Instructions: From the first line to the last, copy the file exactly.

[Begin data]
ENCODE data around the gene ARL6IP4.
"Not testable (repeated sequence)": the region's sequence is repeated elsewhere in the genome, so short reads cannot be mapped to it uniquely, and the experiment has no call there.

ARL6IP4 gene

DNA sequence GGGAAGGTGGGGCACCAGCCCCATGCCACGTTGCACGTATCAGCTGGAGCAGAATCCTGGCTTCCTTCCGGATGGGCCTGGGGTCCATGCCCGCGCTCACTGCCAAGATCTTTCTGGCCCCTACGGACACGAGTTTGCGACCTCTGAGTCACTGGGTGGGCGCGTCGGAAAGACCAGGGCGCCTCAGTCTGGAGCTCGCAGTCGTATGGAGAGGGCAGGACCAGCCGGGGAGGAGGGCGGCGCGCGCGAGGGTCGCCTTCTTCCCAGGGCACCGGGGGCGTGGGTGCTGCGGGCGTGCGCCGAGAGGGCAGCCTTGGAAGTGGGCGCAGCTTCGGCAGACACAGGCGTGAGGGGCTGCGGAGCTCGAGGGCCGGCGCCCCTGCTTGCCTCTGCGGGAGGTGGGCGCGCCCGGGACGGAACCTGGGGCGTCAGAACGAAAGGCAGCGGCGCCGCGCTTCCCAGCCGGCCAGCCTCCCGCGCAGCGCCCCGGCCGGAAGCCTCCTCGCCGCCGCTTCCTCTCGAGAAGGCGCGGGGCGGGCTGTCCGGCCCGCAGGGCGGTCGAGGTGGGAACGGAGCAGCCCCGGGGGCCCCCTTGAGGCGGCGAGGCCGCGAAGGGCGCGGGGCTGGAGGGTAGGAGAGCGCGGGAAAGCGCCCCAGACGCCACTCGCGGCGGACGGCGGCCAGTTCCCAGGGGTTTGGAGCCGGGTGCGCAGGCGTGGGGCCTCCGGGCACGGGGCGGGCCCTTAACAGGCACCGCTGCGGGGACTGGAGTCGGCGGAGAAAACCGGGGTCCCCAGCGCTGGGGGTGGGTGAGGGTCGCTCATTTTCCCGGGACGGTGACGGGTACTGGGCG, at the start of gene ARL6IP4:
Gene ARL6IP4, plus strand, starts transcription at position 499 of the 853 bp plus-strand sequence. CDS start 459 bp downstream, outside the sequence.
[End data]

ENCODE data around the gene ARL6IP4.
"Not testable (repeated sequence)": the region's sequence is repeated elsewhere in the genome, so short reads cannot be mapped to it uniquely, and the experiment has no call there.

ARL6IP4 gene

DNA sequence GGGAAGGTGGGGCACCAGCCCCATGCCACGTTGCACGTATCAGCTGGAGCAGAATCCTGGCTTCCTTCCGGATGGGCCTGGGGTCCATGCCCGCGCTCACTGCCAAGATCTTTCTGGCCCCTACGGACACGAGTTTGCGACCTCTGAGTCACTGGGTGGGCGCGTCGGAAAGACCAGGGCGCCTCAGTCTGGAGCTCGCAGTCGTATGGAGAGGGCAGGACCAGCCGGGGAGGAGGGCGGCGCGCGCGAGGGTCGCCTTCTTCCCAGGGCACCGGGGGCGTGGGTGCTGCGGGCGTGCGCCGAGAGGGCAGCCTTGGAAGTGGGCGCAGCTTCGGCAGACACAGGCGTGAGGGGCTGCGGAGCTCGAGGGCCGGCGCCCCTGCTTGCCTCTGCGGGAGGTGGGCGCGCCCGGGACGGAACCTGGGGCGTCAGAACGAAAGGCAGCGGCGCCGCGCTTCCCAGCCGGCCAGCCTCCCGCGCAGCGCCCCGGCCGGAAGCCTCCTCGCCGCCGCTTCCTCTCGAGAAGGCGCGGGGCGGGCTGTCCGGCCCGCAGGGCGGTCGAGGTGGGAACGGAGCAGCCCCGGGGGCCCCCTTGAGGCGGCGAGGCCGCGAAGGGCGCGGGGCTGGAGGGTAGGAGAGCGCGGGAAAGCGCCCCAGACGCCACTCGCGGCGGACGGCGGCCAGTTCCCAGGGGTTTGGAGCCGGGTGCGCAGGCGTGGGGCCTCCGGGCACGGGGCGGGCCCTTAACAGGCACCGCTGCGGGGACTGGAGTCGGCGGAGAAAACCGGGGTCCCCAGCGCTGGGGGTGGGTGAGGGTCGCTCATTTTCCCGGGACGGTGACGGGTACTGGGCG, at the start of gene ARL6IP4:
Gene ARL6IP4, plus strand, starts transcription at position 499 of the 853 bp plus-strand sequence. CDS start 459 bp downstream, outside the sequence.